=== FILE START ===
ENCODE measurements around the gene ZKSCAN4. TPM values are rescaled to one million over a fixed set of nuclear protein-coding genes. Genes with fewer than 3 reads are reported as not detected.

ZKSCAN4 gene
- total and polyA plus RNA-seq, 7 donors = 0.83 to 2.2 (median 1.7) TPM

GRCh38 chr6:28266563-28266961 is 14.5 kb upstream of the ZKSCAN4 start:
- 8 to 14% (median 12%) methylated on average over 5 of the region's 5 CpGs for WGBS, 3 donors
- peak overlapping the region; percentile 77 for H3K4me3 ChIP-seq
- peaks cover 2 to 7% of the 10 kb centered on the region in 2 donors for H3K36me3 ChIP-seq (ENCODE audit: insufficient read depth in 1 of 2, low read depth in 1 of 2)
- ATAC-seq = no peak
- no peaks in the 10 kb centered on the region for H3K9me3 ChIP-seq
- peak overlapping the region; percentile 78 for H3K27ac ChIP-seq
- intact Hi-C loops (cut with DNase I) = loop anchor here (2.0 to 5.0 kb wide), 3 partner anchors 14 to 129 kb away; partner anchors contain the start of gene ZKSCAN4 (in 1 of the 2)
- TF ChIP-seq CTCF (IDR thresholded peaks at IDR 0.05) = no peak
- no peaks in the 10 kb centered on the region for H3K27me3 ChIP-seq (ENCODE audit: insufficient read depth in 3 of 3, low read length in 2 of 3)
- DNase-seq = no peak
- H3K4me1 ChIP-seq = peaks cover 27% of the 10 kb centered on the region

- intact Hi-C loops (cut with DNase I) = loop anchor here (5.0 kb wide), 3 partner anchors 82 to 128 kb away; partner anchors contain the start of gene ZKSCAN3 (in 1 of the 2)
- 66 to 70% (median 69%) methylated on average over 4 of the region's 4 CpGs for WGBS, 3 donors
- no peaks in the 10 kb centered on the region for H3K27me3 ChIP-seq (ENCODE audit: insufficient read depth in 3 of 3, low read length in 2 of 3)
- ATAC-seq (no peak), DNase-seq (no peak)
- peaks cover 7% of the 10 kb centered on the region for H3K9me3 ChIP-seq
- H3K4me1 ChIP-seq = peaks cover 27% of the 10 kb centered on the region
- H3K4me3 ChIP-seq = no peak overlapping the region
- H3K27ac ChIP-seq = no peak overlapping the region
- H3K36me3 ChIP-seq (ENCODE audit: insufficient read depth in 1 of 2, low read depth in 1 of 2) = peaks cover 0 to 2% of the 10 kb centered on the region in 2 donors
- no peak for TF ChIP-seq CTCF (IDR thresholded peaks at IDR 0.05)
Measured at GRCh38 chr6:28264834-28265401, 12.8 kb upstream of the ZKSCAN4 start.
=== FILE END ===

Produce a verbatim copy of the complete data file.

ENCODE measurements around the gene ZKSCAN4. TPM values are rescaled to one million over a fixed set of nuclear protein-coding genes. Genes with fewer than 3 reads are reported as not detected.

ZKSCAN4 gene
- total and polyA plus RNA-seq, 7 donors = 0.83 to 2.2 (median 1.7) TPM

GRCh38 chr6:28266563-28266961 is 14.5 kb upstream of the ZKSCAN4 start:
- 8 to 14% (median 12%) methylated on average over 5 of the region's 5 CpGs for WGBS, 3 donors
- peak overlapping the region; percentile 77 for H3K4me3 ChIP-seq
- peaks cover 2 to 7% of the 10 kb centered on the region in 2 donors for H3K36me3 ChIP-seq (ENCODE audit: insufficient read depth in 1 of 2, low read depth in 1 of 2)
- ATAC-seq = no peak
- no peaks in the 10 kb centered on the region for H3K9me3 ChIP-seq
- peak overlapping the region; percentile 78 for H3K27ac ChIP-seq
- intact Hi-C loops (cut with DNase I) = loop anchor here (2.0 to 5.0 kb wide), 3 partner anchors 14 to 129 kb away; partner anchors contain the start of gene ZKSCAN4 (in 1 of the 2)
- TF ChIP-seq CTCF (IDR thresholded peaks at IDR 0.05) = no peak
- no peaks in the 10 kb centered on the region for H3K27me3 ChIP-seq (ENCODE audit: insufficient read depth in 3 of 3, low read length in 2 of 3)
- DNase-seq = no peak
- H3K4me1 ChIP-seq = peaks cover 27% of the 10 kb centered on the region

- intact Hi-C loops (cut with DNase I) = loop anchor here (5.0 kb wide), 3 partner anchors 82 to 128 kb away; partner anchors contain the start of gene ZKSCAN3 (in 1 of the 2)
- 66 to 70% (median 69%) methylated on average over 4 of the region's 4 CpGs for WGBS, 3 donors
- no peaks in the 10 kb centered on the region for H3K27me3 ChIP-seq (ENCODE audit: insufficient read depth in 3 of 3, low read length in 2 of 3)
- ATAC-seq (no peak), DNase-seq (no peak)
- peaks cover 7% of the 10 kb centered on the region for H3K9me3 ChIP-seq
- H3K4me1 ChIP-seq = peaks cover 27% of the 10 kb centered on the region
- H3K4me3 ChIP-seq = no peak overlapping the region
- H3K27ac ChIP-seq = no peak overlapping the region
- H3K36me3 ChIP-seq (ENCODE audit: insufficient read depth in 1 of 2, low read depth in 1 of 2) = peaks cover 0 to 2% of the 10 kb centered on the region in 2 donors
- no peak for TF ChIP-seq CTCF (IDR thresholded peaks at IDR 0.05)
Measured at GRCh38 chr6:28264834-28265401, 12.8 kb upstream of the ZKSCAN4 start.